BELTON—Between looming storm clouds, plenty of mud and even several flat tires on wheelbarrows, nothing stopped University of Mary Hardin-Baylor students from reaching out to their community. More than 200 students participated in UMHB’s recent Reaching Out community service program.
“As Christians, we’re called to serve,” UMHB junior Hallie Jacobson said. “It’s really important to focus off yourself and on others—and it’s fun.”
“Even if you have 5,000 things going in a day, you can carve out time to help one person. It really helps others.”
Students scattered through-out the area—from Belton to Temple—constructing Habitat for Humanity homes, organizing food at a Ronald McDonald House and assisting at nursing homes.
One group of volunteers built a playground area for Families in Crisis—a ministry that primarily serves victims of domestic abuse.
“These families have left their abusers, and they are trying to rebuild their lives,” said Tara Stafford, a volunteer with United Way. “The kid’s area right now is tiny—a little closet area.”
But to clear the yard for the playground equipment, it meant a lot of digging, a lot of mud and a lot of team work.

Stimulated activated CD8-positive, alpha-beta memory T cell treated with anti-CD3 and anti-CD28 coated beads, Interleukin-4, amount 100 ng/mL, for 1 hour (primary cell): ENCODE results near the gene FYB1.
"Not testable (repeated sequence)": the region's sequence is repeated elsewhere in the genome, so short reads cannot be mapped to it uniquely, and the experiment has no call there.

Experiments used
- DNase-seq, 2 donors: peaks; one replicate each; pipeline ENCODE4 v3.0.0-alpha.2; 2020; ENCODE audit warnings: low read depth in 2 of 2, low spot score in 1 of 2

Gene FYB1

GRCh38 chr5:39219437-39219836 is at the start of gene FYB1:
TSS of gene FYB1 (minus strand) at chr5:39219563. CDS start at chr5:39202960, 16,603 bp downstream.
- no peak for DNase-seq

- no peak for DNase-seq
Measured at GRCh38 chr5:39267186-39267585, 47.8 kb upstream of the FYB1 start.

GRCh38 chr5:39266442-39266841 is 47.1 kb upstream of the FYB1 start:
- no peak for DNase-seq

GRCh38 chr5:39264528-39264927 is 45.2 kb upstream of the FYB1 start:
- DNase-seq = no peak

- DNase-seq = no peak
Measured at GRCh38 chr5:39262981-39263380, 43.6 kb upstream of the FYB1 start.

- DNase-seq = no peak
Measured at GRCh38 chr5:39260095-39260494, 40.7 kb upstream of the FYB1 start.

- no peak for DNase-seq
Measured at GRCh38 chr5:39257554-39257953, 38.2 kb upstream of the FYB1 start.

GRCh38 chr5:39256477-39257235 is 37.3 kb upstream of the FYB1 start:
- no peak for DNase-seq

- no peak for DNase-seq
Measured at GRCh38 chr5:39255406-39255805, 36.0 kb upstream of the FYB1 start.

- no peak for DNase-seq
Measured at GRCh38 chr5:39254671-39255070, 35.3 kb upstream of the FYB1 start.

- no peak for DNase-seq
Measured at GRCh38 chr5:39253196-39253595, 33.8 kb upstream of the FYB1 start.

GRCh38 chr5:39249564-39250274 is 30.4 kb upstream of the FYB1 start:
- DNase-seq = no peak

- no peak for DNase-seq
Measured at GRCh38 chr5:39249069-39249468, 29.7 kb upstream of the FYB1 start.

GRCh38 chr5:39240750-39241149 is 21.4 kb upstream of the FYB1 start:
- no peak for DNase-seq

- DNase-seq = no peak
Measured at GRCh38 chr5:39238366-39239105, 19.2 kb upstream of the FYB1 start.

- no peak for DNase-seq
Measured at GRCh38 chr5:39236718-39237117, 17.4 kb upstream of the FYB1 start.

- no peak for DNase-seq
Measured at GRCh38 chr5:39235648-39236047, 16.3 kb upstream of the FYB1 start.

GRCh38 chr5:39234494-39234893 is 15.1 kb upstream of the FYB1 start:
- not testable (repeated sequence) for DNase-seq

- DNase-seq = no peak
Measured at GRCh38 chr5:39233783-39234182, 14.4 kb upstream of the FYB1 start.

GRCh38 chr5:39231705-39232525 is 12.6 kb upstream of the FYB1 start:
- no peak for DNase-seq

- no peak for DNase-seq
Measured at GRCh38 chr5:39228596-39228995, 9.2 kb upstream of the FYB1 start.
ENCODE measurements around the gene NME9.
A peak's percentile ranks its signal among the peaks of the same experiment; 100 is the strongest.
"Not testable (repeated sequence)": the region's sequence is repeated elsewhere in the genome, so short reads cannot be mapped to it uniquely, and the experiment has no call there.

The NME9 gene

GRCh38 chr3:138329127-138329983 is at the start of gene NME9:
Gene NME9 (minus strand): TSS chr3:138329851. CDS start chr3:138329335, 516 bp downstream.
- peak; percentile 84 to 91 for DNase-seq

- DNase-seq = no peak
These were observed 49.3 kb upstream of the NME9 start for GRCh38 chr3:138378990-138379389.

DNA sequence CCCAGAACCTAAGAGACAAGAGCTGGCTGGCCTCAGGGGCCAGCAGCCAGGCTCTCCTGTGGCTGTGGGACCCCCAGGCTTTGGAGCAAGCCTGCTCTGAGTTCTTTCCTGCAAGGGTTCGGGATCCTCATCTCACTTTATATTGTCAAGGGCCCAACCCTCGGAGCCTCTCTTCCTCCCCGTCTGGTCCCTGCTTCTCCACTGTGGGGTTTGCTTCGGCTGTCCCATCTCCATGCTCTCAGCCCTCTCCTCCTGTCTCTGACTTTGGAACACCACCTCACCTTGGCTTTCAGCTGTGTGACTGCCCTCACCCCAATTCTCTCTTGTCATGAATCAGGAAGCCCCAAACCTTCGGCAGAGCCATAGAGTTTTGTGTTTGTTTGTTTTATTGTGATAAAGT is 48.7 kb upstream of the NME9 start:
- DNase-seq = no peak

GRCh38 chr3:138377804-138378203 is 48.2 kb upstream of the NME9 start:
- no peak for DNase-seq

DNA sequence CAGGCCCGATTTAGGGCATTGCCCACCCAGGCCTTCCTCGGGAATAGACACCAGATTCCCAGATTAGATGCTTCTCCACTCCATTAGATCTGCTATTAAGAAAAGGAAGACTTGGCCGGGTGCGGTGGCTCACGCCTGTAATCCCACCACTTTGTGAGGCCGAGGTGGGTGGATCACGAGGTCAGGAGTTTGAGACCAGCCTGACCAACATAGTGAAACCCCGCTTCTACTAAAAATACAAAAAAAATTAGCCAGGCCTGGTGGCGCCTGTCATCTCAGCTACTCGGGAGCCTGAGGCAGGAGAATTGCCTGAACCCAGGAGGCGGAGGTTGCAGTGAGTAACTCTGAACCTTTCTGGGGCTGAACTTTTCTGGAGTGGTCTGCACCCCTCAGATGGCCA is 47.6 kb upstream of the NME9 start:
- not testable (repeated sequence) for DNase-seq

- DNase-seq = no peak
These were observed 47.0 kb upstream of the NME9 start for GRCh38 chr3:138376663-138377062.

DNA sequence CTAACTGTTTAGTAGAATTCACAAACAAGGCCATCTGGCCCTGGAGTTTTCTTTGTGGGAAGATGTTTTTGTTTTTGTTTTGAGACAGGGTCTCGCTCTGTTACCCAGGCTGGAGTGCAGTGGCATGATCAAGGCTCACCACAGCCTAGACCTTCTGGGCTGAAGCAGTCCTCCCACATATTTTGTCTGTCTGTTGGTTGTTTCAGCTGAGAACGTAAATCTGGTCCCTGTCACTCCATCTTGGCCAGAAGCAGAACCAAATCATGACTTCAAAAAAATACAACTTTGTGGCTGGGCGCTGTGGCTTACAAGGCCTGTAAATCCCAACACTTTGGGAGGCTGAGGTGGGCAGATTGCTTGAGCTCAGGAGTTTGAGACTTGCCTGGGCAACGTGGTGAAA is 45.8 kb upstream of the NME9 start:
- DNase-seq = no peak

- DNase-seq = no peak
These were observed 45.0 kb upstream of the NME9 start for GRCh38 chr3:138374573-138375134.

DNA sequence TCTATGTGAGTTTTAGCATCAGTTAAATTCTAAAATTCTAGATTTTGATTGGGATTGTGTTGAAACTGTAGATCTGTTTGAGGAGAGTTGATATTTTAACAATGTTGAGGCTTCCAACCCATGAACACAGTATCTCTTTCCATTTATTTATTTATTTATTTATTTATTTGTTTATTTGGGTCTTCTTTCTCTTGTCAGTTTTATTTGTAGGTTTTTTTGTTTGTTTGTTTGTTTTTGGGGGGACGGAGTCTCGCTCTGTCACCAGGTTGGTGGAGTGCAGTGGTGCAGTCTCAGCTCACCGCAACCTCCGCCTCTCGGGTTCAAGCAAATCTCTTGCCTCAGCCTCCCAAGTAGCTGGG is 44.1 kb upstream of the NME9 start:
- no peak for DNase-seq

“It’s a lot of hard labor—manual labor,” Stafford said.
Despite a flat tire on his wheelbarrow, UMHB sophomore Zack Polk trudged along with a grin on his face.
For a good cause
“It’s a good feeling,” he said about volunteering. “It really is. I’m not only doing stuff with friends, but it’s also for a good cause.”
While this was Polk’s first involvement in Reaching Out, UMHB freshman Lindsey Weaver is no novice. Even before she attended UMHB, she drove from Waco to volunteer with friends during Reaching Out.
“I really like giving back to the community,” Weaver said. “While at UMHB, you sometimes feel like you’re in a bubble, and this reminds you that there are people outside of it in need.”
Safe place to play
Weaver is thrilled she could do her part to give children a safe place to play.
“They can relax and just be kids,” she said. “And they probably haven’t been able to do that for awhile.”
Stafford was impressed with the students’ hard work.
“It’s hard to find volunteers to do something good just because it’s a good thing, but I think it shows students that there are people right around the corner that may be struggling,” Stafford said.